Trees often suffer in the winter in Reno, Nevada's high-mountain desert climate. The combination of dry air and freezing winds causes trees to dehydrate quickly without proper watering. Although Reno does experience heavy winter snows, the snow often contains a low water content. Winter rains also might not provide adequate moisture, especially with inconsistent or light rainfall. To keep your landscape looking beautiful year-round, don't forget to water your trees.
Pay attention to monthly precipitation levels. If there has been less than 1 inch of rain or less than a foot of snow in the last few weeks in Reno, your trees need water.
Dig 3 or 4 inches into the soil near your trees if there hasn't been a lot of rain recently. If the soil is dry that far down, your trees need water. Take special care to check evergreen trees, which are especially prone to dehydration because they lose water through their foliage all year.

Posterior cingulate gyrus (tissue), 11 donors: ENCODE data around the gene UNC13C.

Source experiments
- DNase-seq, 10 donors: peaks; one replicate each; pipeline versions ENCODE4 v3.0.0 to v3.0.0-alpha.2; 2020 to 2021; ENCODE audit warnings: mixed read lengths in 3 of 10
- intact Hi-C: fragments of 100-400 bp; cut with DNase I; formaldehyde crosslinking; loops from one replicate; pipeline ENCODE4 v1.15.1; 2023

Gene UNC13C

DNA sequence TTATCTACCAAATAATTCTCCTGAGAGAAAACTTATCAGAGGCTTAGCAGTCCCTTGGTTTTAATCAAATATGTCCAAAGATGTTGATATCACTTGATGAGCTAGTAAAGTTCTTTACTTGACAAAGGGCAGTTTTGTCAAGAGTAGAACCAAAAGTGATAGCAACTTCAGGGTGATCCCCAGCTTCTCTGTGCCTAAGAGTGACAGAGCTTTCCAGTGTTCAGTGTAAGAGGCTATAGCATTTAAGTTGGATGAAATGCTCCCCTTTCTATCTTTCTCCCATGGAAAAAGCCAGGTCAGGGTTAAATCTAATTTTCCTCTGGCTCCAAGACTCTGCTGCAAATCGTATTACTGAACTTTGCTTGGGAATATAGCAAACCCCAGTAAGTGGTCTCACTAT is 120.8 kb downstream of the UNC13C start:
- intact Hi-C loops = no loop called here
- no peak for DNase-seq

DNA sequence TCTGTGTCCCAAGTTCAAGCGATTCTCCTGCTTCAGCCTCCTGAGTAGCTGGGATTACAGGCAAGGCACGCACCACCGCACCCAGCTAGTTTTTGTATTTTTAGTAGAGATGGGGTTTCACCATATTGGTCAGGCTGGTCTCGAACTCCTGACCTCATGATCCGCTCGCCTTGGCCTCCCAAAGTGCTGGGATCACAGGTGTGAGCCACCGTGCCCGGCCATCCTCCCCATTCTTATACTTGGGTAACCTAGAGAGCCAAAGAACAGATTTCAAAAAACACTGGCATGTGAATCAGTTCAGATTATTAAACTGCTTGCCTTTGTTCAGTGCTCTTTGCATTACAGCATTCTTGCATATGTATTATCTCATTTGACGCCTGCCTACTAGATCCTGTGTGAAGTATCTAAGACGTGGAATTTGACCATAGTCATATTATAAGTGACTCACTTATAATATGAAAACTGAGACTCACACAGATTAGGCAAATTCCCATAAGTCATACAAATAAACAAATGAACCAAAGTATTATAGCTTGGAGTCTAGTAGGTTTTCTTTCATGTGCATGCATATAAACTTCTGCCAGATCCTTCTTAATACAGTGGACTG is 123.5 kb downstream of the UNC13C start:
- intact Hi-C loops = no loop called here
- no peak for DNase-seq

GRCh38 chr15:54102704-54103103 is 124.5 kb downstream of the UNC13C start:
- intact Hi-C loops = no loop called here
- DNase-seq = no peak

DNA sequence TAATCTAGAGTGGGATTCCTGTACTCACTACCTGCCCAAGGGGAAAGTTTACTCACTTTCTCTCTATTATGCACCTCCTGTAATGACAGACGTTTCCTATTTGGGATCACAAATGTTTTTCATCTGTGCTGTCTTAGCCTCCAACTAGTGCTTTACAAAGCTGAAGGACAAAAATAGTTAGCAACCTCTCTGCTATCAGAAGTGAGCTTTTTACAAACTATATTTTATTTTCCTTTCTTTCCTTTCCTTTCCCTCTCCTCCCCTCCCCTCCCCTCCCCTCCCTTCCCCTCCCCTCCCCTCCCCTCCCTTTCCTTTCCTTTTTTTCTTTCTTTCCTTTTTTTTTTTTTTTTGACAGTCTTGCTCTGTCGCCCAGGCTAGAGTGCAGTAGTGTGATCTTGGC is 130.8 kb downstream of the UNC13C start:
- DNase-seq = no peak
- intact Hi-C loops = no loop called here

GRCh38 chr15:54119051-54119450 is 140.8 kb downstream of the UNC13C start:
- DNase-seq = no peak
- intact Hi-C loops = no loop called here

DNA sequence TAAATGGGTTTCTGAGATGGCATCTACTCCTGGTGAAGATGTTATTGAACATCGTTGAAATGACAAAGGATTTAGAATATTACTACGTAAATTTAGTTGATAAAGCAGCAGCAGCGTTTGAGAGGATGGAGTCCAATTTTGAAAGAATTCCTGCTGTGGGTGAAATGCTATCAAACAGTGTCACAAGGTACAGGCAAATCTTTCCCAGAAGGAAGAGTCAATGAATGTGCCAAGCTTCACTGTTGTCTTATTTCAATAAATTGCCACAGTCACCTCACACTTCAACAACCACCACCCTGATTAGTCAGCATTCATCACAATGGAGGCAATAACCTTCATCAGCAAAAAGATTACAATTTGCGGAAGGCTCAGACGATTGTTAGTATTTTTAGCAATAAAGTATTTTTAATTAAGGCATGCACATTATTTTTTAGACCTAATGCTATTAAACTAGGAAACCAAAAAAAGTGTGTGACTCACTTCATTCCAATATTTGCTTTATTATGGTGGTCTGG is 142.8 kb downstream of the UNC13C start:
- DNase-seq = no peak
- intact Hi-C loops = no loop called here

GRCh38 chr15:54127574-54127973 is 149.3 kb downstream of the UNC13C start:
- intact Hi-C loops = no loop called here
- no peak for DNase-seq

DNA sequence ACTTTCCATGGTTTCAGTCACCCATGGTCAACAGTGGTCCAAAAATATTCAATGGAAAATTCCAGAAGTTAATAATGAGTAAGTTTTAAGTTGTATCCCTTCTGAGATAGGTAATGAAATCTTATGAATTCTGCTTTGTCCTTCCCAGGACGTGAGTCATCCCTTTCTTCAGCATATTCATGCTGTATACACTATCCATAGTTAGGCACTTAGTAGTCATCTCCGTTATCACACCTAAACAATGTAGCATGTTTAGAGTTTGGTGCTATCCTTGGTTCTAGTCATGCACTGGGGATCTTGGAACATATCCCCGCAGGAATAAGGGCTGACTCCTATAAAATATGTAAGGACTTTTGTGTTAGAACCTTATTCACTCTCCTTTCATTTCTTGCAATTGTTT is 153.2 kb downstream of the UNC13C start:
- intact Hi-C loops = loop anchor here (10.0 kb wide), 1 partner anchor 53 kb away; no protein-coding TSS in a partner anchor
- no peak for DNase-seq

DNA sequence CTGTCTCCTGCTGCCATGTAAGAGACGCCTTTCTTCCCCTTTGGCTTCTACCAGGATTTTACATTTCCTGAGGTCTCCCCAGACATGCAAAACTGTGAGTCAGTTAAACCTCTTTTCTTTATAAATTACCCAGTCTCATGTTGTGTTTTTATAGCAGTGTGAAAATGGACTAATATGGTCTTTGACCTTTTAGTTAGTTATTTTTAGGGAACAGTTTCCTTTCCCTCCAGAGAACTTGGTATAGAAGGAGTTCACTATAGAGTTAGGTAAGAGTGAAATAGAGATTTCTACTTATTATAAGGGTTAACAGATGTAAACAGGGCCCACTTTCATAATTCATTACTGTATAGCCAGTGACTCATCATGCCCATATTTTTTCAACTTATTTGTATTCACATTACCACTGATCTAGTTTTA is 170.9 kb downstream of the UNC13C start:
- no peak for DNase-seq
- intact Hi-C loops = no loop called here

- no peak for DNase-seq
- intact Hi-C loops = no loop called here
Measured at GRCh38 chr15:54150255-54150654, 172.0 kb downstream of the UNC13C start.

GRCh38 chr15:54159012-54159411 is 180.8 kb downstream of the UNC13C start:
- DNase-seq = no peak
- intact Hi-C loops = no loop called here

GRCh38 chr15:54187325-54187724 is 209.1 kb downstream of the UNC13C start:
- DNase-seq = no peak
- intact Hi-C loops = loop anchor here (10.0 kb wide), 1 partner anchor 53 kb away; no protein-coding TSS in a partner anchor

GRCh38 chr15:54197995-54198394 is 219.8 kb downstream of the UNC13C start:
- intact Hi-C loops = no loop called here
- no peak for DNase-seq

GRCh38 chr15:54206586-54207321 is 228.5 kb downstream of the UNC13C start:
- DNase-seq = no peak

Water trees older than 3 years old outside of the drip like to encourage strong, broad root growth. The drip line is the outer reach of the branches. Water younger trees closer to the trunk.
Give your trees water in the middle of the day when the ground isn't frozen. Watering in the middle of the day gives roots a chance to absorb as much water as possible before the ground freezes again at night.
Water the entire area around the tree trunk deeply. Avoid splashing water on the trunk and foliage because it can turn to ice and damage them.
Water your trees every three weeks to make up for any lack of natural precipitation.